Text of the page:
Beware of Success by Health – Review Part 3

The success of Health’s move for reconsideration to reverse summary judgment was rejected.

In September, the FTC was awarded liable summary judgment against Success by Health.

The SBH defendants focused on VOZ Travel in their move for reconsideration.

Because VOZ Travel had no retail merchandise, the FTC believes it was a pyramid scheme.

Affiliates of VOZ Travel paid a fee, which entitled them to earn commissions on recruited affiliates who also paid a fee.

According to the SBH defendants, VOZ Travel was not a pyramid scheme because

At the time the FTC started this case and won the temporary restraining order, VOZ Travel packs were a genuine product line that was scheduled to debut.

The FTC is to blame for the VOZ Travel pack’s failure to launch, preventing the product line from reaching customers.

The SBH defendants presented an email addressed to their merchant vendor as evidence that they had a product contract.

Furthermore, the SBH defendants objected to the FTC’s expert, Dr. Bosley, purportedly undertaking “no study” of VOZ Travel.

SBH affiliate disclosures were also highlighted, with the accused saying the declarations “explicitly include the VOZ Travel product.”

Finally, the SBH defendants said that they wanted to relaunch VOZ Travel without MLM as proof that it was not a pyramid scheme.

All of the SBH defendant’s arguments were dismissed by the court.

The court concluded that the SBH defendant’s request “does not come close to fulfilling LRCiv 7.2(grequirement )’s for reconsideration.”

Individual Defendants present no new evidence or legal authority.

Instead, they merely try to raise new defenses of the VOZ Travel program that they did not present in their answer to the FTC’s summary judgment motion.

This is not permitted.

Regarding the email exchange, the court dismissed it in accordance with FRCP Rule 56.

The court based its decision on liable summary judgment on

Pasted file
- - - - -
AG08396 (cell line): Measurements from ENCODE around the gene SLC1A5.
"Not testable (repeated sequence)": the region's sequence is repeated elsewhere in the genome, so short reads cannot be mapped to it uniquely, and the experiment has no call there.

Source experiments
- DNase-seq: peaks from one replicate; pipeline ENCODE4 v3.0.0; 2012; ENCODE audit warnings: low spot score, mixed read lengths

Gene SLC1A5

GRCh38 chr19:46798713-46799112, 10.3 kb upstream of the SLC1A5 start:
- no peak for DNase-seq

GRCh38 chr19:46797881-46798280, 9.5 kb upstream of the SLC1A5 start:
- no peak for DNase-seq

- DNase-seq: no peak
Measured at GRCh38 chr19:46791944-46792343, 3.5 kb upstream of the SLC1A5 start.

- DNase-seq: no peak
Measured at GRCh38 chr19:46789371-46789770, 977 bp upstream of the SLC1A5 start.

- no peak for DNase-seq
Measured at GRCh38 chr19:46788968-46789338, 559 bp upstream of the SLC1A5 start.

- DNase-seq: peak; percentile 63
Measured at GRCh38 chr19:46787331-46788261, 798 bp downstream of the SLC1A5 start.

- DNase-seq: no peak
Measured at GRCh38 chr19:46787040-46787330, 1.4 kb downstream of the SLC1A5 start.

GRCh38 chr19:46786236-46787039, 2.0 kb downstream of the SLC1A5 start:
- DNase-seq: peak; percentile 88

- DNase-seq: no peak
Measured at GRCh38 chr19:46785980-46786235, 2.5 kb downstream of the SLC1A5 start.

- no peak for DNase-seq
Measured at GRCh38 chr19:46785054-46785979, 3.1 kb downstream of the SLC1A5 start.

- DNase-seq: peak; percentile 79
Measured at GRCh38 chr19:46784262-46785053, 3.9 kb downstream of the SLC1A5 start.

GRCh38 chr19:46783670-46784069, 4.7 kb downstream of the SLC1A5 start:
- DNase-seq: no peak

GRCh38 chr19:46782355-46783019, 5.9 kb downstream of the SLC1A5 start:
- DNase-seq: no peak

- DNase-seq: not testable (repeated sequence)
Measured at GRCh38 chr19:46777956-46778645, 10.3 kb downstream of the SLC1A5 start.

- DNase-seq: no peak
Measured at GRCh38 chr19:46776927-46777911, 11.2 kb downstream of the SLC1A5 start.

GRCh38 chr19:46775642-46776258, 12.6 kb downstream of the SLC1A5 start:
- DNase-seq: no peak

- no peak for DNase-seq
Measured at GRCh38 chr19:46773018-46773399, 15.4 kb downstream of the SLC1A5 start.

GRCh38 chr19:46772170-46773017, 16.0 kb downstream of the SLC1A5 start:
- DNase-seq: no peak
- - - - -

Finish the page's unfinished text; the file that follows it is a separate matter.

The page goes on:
extensive evidence indicating that the Individual Defendants’ statements about the VOZ Travel program were “a complete fabrication,” that “[t]here was nothing,” that “SBM and Advantage Services both terminated the entities’ contract with each other” prior to the TRO’s issuance, and that the Individual Defendants “had not retained a new vendor as of the TRO’s entry.”

Individual Defendants failed to reply to the FTC’s evidence on these grounds in their answer to the FTC’s motion.

The court accepted the evidence as uncontested since SBH neglected to challenge it (Rule 56(e)(2)).

The Court was authorized to rely on this indisputable evidence in its summary judgment analysis, and the Individual Defendants cannot get the summary judgment decision reconsidered by belatedly presenting material that was always accessible to them in an attempt to generate factual disagreements.

In other words, you can use “new” information to refute previously supplied evidence.

Instead, the SBH defendants are contesting the FTC’s evidence using material that “was always available to them,” which is not permitted through a reconsideration request.

The court noted that the SBH defendants did not contest “the first prong of the pyramid scheme test” in relation to VOZ Travel being a pyramid scheme.

Instead, they appear to be disputing solely the second prong’s finding—that participants’ rewards were predominantly dependent on recruiting rather than retail sales.